Oh, regarding the title of the thread: the ego issue will NEVER be put to rest. Not by us, anyway.
Dale Sams wrote:
But did he intentionally tank a scene with Takei that would have given him (Takei) command of a starship 4 films earlier than VI? Hnnh? HNNH!?
At least I think I read that.
Takei commanding his own ship in Star Trek II? Where does that scene come in? I've seen the film and special features and there is no mention of this.
More importantly, most people didn't really care to see a Captain Sulu. One gets the sense that Takei is sore that he never got his chance to be Captain Kirk.
Sulu was supposed to get command of the Excelsior, I believe, in Star Trek II. Kirk was supposed to mention it in the shuttle ride to the Enterprise; notice Sulu's line cut off halfway through: "any chance to go aboard the Enterprise" - he is clearly supposed to keep talking. Then they cut to the exterior shot and then back to Kirk talking about Sulu back "at the helm for three weeks." From what I've heard (from Takei somewhere?), Shatner kept screwing up his lines (intentionally) and it turned out badly so it was cut.
I call shenanigans. Would any director let this crap go on? Nick Meyer seemed to know how to handle Shatner. It was most likely just not considered relevant. Jimmy Doohan also accused Shatner of having the "Scotty's nephew" references taken out. They sure gave Shatner credit for a LOT of behind the scenes control. As my mom always said, though; consider the source.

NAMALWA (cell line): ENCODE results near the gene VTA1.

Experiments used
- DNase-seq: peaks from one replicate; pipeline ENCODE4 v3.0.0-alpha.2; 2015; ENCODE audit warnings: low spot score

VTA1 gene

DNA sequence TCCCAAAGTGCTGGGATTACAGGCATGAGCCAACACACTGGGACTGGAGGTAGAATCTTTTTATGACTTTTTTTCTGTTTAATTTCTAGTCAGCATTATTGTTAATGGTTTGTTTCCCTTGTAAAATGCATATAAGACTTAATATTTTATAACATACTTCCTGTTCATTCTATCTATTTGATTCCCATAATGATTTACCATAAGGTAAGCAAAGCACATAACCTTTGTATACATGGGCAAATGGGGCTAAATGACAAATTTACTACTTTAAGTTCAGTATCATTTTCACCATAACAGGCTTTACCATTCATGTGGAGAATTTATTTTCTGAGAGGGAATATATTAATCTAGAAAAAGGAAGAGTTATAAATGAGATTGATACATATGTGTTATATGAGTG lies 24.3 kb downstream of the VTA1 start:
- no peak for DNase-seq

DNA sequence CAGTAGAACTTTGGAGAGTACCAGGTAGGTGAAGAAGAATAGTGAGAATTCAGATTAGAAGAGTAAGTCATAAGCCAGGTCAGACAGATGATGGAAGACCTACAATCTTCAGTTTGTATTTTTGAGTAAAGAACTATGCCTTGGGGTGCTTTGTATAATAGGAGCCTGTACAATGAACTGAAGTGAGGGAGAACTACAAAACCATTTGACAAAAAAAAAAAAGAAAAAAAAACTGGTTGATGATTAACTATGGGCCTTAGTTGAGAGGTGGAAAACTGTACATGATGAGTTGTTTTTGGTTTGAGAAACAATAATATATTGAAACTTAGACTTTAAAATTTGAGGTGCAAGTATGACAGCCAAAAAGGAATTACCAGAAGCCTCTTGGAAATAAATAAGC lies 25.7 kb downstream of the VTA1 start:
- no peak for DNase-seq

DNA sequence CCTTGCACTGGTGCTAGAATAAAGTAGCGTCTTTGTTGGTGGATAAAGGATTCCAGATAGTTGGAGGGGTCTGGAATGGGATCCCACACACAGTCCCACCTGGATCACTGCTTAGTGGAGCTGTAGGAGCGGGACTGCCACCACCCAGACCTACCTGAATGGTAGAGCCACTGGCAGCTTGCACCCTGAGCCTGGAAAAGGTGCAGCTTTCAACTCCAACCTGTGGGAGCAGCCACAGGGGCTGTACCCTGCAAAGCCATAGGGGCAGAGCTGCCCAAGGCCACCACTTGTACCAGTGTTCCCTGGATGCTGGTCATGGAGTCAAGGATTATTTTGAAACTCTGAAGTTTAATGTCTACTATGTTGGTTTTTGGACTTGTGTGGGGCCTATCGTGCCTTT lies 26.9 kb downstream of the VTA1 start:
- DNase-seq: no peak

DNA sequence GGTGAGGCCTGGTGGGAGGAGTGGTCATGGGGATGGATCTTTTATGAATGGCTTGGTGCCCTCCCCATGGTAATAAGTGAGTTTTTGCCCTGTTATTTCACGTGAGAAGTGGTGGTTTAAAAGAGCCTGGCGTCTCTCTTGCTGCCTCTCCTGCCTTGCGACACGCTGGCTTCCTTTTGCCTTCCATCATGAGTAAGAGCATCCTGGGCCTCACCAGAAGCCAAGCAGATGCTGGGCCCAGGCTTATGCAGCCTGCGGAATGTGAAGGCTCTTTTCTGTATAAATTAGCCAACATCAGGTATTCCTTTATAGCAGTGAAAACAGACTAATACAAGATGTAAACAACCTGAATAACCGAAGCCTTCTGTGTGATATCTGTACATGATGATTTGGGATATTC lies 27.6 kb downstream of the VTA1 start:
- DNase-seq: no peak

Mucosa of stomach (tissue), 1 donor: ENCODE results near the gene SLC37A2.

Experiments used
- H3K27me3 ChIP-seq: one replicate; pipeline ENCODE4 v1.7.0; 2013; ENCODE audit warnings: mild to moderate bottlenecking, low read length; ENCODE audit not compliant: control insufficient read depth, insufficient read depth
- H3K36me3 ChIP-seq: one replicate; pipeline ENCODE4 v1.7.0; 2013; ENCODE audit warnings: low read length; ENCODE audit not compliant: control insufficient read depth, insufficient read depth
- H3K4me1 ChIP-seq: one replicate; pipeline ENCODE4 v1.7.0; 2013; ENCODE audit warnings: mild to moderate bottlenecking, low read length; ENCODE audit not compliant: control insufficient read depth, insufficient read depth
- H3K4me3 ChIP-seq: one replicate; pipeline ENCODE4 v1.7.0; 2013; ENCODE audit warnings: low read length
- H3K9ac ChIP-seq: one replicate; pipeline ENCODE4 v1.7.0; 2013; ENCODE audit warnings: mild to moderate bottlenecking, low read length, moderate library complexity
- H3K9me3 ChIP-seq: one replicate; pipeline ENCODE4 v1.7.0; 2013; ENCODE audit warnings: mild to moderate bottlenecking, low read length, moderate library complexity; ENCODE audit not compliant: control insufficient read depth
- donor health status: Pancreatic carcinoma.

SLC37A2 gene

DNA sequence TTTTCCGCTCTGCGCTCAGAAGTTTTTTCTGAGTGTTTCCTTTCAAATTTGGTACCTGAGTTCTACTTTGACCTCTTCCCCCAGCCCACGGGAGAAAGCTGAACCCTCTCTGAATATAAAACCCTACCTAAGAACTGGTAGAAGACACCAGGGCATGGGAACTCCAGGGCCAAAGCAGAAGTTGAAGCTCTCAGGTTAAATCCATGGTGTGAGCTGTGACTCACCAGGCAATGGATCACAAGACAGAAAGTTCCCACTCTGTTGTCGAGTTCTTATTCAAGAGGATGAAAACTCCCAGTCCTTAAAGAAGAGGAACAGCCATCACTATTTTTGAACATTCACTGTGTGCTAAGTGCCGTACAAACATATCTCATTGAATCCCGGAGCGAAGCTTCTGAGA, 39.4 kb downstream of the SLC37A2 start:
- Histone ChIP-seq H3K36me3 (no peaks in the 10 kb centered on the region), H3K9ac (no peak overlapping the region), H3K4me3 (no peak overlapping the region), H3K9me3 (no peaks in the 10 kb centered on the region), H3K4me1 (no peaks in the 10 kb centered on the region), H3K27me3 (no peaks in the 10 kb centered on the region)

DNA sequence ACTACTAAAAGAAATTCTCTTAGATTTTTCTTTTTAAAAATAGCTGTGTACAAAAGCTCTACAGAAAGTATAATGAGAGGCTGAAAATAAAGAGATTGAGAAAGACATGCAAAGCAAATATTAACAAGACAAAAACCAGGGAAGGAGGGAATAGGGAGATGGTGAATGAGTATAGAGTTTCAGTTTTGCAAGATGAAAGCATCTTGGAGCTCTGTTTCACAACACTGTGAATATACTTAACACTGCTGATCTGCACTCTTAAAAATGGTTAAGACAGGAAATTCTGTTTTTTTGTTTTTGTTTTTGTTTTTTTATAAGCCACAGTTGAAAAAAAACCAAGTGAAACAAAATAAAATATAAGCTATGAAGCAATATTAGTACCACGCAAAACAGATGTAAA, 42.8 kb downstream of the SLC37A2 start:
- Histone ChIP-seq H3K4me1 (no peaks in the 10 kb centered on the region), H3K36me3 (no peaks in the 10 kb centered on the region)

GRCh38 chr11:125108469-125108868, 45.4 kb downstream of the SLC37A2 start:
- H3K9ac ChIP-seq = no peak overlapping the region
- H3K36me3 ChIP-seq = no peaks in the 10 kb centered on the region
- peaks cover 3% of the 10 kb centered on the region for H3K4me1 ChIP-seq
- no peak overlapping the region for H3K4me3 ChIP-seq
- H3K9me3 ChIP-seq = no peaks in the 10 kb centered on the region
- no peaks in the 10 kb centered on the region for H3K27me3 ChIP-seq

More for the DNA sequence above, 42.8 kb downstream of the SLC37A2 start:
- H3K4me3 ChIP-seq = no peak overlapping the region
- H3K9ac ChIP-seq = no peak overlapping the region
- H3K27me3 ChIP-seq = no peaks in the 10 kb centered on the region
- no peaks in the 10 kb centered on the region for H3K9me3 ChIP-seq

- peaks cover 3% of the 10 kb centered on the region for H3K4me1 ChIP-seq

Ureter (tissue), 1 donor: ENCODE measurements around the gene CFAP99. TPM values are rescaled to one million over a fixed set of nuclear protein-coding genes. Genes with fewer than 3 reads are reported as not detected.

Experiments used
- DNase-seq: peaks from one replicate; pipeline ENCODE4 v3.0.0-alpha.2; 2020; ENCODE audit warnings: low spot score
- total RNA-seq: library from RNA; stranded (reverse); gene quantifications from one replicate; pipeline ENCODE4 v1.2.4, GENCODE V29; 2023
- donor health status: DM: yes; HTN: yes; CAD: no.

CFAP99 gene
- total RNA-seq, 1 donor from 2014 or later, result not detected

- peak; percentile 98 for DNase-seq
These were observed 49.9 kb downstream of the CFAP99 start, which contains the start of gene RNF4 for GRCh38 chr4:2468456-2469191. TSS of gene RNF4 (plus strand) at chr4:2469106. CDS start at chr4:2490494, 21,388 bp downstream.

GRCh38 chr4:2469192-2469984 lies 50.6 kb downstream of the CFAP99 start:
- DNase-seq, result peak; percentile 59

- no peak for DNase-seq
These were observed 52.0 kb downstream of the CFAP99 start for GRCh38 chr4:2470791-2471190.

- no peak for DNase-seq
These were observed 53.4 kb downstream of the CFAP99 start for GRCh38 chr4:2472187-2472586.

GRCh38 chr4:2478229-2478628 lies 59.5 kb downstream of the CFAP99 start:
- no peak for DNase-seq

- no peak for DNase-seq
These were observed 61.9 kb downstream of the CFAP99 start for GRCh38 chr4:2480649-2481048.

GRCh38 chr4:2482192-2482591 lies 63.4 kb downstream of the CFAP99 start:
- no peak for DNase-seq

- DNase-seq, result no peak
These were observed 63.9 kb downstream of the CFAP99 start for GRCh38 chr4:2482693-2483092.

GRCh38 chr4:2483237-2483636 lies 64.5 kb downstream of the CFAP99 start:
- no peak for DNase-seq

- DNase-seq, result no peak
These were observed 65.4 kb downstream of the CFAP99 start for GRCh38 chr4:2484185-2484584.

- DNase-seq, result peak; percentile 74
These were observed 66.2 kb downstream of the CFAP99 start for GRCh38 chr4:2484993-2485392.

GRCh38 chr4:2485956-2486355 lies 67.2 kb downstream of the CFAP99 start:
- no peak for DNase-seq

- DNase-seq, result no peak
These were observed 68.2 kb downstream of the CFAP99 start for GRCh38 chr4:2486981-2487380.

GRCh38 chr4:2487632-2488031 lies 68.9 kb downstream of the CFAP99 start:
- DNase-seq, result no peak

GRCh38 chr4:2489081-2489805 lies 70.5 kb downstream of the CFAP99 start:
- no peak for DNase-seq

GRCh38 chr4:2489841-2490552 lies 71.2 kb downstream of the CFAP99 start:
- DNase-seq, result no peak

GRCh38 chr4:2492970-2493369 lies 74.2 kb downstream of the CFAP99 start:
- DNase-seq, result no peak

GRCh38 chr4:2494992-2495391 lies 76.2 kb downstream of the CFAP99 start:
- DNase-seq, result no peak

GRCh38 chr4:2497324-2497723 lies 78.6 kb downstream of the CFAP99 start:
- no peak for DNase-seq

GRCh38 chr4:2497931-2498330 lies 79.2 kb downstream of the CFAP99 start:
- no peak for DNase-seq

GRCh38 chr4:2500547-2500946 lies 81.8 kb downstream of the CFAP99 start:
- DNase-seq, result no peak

Then in Star Trek 6, Takei supposedly told Shatner, excitedly, that he was getting his own command at last. Shatner looked at him, non-plussed, and said "why? All of the action takes place on the Enterprise?" Shatner was confused as to why an actor would want to take himself away from the main action. That's actually a good point, but Takei did some of his best work in Trek 6, so what do I know? He obviously relished the change in Sulu's role and it was an interesting choice to have two starships play a large part in the climax. Although, I would have preferred to see 1701 have more to do in the fight than being a punching bag for Chang.
Back in the 70's, the Star Trek cast was portrayed, in books, to be closely knit. "The friendliest set in Hollywood" according to David Gerrold. I loved that. Honestly, when all this Shatner Bashing started, I was bummed. I preferred them to be close. Now, I dno't care at all, but as a kid, thinking they were all friends was pretty awesome.